After a year of goading and encouragement by friends, (mostly from Caleb James) I recently joined Instagram.  If you look to the right on this blog, you will now see a link to my Instagram feed.  I've been posting for a couple of weeks and so far it's been fun.  It gives me the opportunity to share the small things that I wouldn't write a blog post about and I'm starting to see some interesting woodworking that I would have no other way to see.

If you want to follow what I am posting there my username is tim.manney.  You can use the Instagram app or just click the photo link to the right which will take you to my feed.  Expect a lot of spoon carving, toolmaking, chairs, and skin on frame kayaks.  I'll try to keep the thigh gap selfies to a minimum.  Promise.

I'll also be posting pictures of tools for sale when I have them in stock, or when I use materials that are not my standard options,  like these curly maple reamers I've been finishing up.

This batch is all spoken for, but I'll I have about 12 more in a couple of weeks.  They will be $135 each.  Email me or comment if you are interested.

Thursday, March 5, 2015

Steam Bent Spoon Blanks

Perfect crooks for spoon carving are rare in the wild, so I've taken to shaving blanks that follow the wood fibers and then steam bending them into the perfect crooks that my heart so desires to carve into spoons.  I lose some of the romance of searching for, finding, and working with a curve that was grown by a tree, but I gain a limitless supply of perfect crooked spoon blanks that are a true joy to carve.  

Because these blanks have no twisting, curling, or knotty fibers, they finish carve beautifully.  This makes it easier to leave the nice, long, consistent knife marks that are one of the calling cards of skillful spoon carving.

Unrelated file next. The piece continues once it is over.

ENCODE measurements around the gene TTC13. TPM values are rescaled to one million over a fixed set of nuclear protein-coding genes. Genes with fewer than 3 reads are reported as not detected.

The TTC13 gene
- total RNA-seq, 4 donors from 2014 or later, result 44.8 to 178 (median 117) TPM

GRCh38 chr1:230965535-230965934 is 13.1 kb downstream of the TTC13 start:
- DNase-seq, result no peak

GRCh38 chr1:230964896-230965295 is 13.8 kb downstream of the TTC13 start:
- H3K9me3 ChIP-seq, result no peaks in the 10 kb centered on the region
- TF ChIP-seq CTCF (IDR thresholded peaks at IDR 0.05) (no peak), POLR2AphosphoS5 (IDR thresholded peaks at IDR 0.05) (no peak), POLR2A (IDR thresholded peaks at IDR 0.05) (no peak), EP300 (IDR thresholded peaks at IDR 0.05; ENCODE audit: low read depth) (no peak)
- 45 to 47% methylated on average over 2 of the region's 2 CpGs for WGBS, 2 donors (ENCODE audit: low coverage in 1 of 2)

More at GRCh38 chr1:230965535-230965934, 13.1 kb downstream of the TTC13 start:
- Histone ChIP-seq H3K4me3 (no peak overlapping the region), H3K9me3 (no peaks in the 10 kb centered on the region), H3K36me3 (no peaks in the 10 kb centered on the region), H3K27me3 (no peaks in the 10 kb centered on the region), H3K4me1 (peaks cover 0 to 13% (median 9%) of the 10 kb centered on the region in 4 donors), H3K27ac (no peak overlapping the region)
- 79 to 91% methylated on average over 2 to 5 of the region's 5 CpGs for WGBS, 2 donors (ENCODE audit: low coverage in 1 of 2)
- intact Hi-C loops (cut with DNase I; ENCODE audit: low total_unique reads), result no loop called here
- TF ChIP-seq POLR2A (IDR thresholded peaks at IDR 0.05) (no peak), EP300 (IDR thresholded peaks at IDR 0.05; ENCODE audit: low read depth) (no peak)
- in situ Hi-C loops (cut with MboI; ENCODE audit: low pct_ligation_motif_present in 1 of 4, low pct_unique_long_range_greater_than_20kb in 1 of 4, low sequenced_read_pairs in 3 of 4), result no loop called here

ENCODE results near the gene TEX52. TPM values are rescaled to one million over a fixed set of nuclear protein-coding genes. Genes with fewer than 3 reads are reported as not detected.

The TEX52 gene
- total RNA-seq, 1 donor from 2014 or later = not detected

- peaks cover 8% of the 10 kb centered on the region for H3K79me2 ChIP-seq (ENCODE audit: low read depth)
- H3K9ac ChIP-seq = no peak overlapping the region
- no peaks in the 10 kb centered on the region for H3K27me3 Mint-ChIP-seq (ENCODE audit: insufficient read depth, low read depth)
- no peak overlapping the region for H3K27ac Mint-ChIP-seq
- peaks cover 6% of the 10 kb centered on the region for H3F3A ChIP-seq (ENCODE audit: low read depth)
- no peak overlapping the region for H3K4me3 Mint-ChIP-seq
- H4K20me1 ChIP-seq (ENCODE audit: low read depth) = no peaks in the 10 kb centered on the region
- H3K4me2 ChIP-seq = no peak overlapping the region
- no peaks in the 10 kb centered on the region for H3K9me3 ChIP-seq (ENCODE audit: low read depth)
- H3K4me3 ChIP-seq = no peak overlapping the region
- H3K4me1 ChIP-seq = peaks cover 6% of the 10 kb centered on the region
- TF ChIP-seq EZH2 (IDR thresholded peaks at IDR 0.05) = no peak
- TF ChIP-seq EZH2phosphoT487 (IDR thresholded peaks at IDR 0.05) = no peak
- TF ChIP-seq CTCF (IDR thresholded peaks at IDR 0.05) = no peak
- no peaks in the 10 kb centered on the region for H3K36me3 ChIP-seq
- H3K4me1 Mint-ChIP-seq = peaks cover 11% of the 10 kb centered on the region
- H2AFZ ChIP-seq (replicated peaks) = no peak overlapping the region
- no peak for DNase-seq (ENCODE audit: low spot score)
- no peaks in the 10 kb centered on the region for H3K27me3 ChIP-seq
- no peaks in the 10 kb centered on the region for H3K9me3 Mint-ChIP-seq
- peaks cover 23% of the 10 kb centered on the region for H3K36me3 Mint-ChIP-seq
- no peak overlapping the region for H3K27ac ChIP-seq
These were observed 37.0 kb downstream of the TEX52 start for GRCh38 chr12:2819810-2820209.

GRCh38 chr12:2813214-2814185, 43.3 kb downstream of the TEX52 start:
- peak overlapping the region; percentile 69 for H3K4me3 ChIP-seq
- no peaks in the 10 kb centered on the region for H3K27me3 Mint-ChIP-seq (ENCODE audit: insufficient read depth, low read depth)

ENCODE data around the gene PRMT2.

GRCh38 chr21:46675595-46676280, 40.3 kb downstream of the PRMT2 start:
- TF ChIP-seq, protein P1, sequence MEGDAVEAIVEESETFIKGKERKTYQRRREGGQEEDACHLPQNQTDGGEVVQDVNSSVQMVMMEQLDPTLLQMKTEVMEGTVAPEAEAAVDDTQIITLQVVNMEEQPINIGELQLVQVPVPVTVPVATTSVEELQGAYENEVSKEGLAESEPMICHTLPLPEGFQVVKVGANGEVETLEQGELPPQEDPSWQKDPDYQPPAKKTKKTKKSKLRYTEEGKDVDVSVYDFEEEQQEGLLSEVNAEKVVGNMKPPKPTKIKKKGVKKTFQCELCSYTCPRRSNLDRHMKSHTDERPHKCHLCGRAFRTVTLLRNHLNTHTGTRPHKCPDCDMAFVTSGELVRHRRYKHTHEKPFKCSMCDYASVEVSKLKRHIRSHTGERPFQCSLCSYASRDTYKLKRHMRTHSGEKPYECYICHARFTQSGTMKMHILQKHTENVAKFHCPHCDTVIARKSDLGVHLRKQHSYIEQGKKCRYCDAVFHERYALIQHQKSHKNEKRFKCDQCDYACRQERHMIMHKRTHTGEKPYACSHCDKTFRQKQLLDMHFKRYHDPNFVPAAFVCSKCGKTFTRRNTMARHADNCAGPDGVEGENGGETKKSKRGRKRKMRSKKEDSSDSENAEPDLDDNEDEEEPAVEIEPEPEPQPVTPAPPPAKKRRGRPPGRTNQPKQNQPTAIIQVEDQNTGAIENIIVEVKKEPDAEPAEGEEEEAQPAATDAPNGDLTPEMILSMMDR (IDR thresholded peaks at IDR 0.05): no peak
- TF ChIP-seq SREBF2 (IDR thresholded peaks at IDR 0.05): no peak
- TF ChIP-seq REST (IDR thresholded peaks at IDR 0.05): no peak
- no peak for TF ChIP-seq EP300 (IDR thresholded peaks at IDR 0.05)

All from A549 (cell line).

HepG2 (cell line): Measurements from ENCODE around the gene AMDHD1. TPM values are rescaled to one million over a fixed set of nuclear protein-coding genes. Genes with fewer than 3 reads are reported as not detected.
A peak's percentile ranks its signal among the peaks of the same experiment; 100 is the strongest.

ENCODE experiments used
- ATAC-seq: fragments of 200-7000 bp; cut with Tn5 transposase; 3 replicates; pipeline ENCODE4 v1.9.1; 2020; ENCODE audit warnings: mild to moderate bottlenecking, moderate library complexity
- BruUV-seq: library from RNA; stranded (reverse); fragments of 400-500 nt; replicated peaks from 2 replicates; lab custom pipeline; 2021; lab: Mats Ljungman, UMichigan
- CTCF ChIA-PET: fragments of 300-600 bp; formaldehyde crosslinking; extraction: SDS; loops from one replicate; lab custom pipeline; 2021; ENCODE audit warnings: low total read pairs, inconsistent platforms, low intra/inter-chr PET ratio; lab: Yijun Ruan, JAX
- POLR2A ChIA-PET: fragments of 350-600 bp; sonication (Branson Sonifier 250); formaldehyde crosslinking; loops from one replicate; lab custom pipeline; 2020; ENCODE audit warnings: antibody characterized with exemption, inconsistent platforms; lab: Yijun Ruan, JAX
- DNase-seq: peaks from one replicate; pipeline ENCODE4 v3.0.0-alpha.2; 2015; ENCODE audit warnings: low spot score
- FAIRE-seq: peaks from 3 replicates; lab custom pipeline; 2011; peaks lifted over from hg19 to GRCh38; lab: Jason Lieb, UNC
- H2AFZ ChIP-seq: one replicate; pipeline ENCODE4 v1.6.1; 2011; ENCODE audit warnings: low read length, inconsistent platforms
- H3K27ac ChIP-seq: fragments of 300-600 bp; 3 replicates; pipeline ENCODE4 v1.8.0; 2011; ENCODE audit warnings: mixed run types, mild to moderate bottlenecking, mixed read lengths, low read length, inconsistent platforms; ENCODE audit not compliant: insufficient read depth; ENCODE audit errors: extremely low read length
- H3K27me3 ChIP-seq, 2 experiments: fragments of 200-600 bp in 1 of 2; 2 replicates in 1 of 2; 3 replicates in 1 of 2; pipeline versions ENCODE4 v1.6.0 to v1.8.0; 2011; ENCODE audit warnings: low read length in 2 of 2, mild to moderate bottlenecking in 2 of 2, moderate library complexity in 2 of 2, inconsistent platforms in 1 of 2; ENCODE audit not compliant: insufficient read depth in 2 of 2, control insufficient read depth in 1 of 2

The process begins with a straight section of spoon carving wood and a froe.  I'm carving mostly red maple and paper birch these days.

I sight down the blank to orient the split in a way that avoids small knots.
Then tap the froe in...
and pull back...
to yield two halves.
I like to take a moment to look over the blanks and get myself oriented.

Then onto the shaving horse... create a flat face that perfectly follows the wood fibers.
You know you've got it right when the wood cuts cleanly in both directions and the grain runs in straight lines from one end to the other.
Not quite there.  Notice the tearing on the right hand side and the V shaped grain lines starting a couple of inches in front of the shaving horse jaw.  It is a little hard to see on the red maple, but look closely.

Grain lines that run from one end of the blank to the other tell you that the blank follows the wood fibers.

I trim the edges square to the face.  I like to keep the blank a little wider than the spoon I will be carving.

I scribe the blank to 5/8" thickness.

...and shave to the scribed line.

I like the grain pattern inside the bowl when the bark side of the blank is the top side of the spoon.  The top of the spoon will be against the bending form.

I mark the outside of the bend so that I don't get turned around when the blank is hot from the steam box.

Basic bending form shape with blank in position.

Half an hour of steam and a couple of clamps create the bend.

Twelve hours later the blank has set enough to remove from the form and start carving.

Some of the fibers tore on the outside of this blank.

I shave down below the torn fibers...

...and then follow the newly exposed layer of fibers from one end of the blank to the other.

That nice flat surface is ideal for layout.

The back of the bowl should begin a little bit up the curve, for looks.

If you carve them fast these bent blanks are soft, like green wood. which they are!  But you'll want to carve them fast because at close to 1/2" thickness they dry out quickly and become more difficult to work with.  I have a handful of spoons and spatulas that I have bent like this that are in constant use.  Over the past year and a half the bends have opened very little.

Give it a try!  Spoons carved from these blanks can be very thin because they perfectly follow the grain and the sinuous curves make for beautiful, sweeping shapes.

Here is a link to pictures of an eating spoon that I carved like this last year.